De Aguiar spent 26 years working for Safeway as a baker and in other roles, including stops at stores in Santa Rosa and San Jose, Calif. Eventually, he returned home to become field operations manager for Safeway Hawaii. Five years ago, he became bakery manager at Whole Foods Market in Kahala, but left that job with the dream of his own bakery.
That’s when he asked for help from the Small Business Development Center office on Kapiolani Boulevard. SBDC consultant Aaron Brown helped him make a business plan by asking questions like, “Who will you buy your equipment from?” “What location do you have in mind?” and “What sets your bakery apart from others in that area?”
When he discovered there was no independent bakery in Kapolei, he looked for a site. Today, Cupcake and Things is open seven days a week, at least 12 hours a day.
His wife, Joie, is a strong supporter. After she finishes her overnight shift at Safeway Kapolei, “She’ll often bring me breakfast,” and they’ll discuss what married people discuss: The kids (she has three, Herb has two, all grown but, of course with their own dreams and “dramas”). Then, after breakfast, and before she gets a chance to sleep, Joie often heads out to buy perishable supplies for the bakery.
Herb’s family is important to him and his customers are part of that extended family.
“My cupcakes are the kind I’m proud to serve my grandkids. Most of the cupcake shops on this island are geared toward adults. I said to myself: Mine are going to be cupcakes that kids like, and their parents, too!”
Herb DeAguiar’s Pointers
- Develop a three- to five-year plan that will tell you if your business will survive the first few years. It will also tell you if you have the capital to complete the build out.
- Know your limits: Don’t leverage your entire savings to open a business, as you will probably not see a return on your investment until you sell your business.
- Be prepared to work hard: Be prepared to work mostly by yourself, open to close, seven days a week. Labor is the most expensive part of opening a business.
Remaining True to His Country and Values
Raymond Jardine Jr. retired from the Army National Guard in 2004 as a colonel, but he didn’t stay retired for long. While he was still contemplating “What’s Next?” an old friend suggested he start his own business.
Today, Jardine is chairman and CEO of Native Hawaiian Veterans LLC, an award-winning business that grew from four employees and revenue of $64,000 in 2005 to 158 employees and $10.2 million in revenue in 2012. NHV offers products and services to the military and for homeland security.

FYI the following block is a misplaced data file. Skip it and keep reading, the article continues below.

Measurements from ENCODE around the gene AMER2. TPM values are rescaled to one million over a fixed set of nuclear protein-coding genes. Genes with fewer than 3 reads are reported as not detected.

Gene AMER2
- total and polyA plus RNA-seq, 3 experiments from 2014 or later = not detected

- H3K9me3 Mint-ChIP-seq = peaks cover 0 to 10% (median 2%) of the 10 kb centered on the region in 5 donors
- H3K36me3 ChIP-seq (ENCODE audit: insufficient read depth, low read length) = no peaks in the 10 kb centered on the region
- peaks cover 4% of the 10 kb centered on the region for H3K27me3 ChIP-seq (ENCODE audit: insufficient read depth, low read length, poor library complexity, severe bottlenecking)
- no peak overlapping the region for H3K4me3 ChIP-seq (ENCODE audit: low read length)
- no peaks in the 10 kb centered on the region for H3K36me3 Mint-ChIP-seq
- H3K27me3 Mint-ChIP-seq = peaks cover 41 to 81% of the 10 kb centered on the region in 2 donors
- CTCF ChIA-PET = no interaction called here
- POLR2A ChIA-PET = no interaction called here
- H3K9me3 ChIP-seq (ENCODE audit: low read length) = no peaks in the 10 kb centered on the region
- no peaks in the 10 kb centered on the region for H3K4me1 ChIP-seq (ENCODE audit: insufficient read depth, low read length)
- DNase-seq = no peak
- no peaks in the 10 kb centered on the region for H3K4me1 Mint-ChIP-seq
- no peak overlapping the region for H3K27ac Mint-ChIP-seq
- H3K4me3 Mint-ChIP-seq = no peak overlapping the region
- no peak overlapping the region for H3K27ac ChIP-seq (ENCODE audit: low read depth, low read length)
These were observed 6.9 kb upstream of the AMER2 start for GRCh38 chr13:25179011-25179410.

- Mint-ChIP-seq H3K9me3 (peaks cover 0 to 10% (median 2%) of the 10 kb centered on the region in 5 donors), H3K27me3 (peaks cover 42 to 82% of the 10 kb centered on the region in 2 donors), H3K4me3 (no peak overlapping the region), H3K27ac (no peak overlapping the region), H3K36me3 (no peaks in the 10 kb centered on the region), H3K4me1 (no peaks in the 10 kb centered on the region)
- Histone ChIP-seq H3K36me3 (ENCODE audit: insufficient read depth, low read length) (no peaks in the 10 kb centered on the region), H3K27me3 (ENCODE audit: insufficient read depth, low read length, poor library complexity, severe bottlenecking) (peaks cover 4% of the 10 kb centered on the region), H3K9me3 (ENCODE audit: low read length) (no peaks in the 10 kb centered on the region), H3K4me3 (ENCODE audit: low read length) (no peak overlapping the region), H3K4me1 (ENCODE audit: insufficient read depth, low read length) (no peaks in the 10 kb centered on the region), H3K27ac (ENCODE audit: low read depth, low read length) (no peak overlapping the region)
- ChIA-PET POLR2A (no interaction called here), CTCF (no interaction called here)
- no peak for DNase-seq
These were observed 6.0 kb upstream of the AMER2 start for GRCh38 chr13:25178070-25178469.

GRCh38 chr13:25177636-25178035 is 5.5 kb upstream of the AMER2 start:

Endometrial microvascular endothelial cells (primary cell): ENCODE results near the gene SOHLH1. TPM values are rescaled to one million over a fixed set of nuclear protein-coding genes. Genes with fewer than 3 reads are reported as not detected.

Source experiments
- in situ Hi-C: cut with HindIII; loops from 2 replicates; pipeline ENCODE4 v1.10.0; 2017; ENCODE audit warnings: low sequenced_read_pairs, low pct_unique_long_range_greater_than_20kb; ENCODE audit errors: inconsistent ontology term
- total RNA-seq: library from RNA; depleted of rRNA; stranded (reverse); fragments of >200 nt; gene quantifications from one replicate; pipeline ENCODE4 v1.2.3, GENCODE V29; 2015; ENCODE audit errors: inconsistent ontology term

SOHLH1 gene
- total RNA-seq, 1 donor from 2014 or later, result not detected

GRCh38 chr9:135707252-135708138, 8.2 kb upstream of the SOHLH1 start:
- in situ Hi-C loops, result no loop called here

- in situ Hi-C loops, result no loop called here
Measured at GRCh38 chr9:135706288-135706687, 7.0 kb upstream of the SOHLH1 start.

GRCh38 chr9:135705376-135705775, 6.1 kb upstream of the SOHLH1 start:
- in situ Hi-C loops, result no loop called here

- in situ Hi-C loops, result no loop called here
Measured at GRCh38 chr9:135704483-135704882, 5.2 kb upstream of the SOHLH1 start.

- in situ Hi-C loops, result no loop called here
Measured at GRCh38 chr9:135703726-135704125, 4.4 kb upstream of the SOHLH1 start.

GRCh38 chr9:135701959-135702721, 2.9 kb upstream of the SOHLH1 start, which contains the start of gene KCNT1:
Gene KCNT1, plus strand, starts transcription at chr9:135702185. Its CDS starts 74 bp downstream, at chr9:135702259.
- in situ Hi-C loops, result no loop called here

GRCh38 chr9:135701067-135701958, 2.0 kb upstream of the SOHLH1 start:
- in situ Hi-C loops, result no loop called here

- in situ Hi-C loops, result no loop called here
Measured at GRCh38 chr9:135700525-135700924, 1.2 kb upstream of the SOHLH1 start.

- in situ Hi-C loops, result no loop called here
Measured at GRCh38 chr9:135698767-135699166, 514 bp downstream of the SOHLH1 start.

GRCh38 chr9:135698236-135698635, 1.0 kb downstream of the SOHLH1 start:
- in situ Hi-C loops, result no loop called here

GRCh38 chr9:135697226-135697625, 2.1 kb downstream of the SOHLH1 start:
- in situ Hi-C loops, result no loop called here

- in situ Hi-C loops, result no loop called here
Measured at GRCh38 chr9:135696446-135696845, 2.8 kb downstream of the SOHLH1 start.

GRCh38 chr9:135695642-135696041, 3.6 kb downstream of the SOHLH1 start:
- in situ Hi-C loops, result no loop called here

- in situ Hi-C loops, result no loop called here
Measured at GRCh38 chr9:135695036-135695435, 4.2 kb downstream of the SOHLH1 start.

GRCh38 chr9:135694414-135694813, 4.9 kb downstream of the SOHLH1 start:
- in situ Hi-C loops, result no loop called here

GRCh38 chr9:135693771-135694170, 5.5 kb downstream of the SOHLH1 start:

If it sounds like he’s got a magic touch, he’d likely be the first to say it wasn’t always so. After graduating from Kalani High School, Jardine realized that he didn’t have a clue what he wanted to do. So, on Sept. 17, 1971, he enlisted in the Army. After a year, with the American involvement in Vietnam winding down, he volunteered to return to Hawaii to join the National Guard and its officers training program.
Eventually, he earned a master’s in strategic studies, an MBA and a doctorate in business. He joined the Honolulu Fire Department in 1975, worked there a decade, and then went back on active duty with the Guard.
Growing up in Kuliouou, his multigenerational ohana (Portuguese, Hawaiian, Cherokee, German and French) demonstrated that hard work and core values were the most important tools he could bring to any job.
By 2004, when that old friend, Mike Irish, president of Halm’s Enterprises (kim chee and other foods), “put the bug in my ear about starting my own business,” Jardine was ready. He called a friend, Puni Akana, and a friend of Puni’s, Mike Jones, and they met for lunch. All had had military careers and President George W. Bush had recently issued executive order 13360, which gave opportunities in the federal marketplace to disabled veterans and their businesses. “We decided, ‘OK, let’s give this a shot.’ ”
In addition to their military experience, all three had worked with fire departments and had emergency-management experience. They hired a professional to help facilitate their business plan and were on their way. Jardine was the disabled veteran in the group, which put him in the lead for the top post.
They knew they wanted their company to represent the values they’d learned in the military – leadership, organizational skills and teamwork – and the Hawaiian values they’d grown up with. Their acronym became ALOHK:
- “alakai,” leading with initiative and by setting a good example;
- “lokahi,” collaboration and cooperation;
- “ohana,” the circle of those who are family and those chosen as family;
- “hookipa,” generosity, sharing with ohana and community; and
- “kinaole,” doing the right thing, the right way, the first time, and working together to achieve more.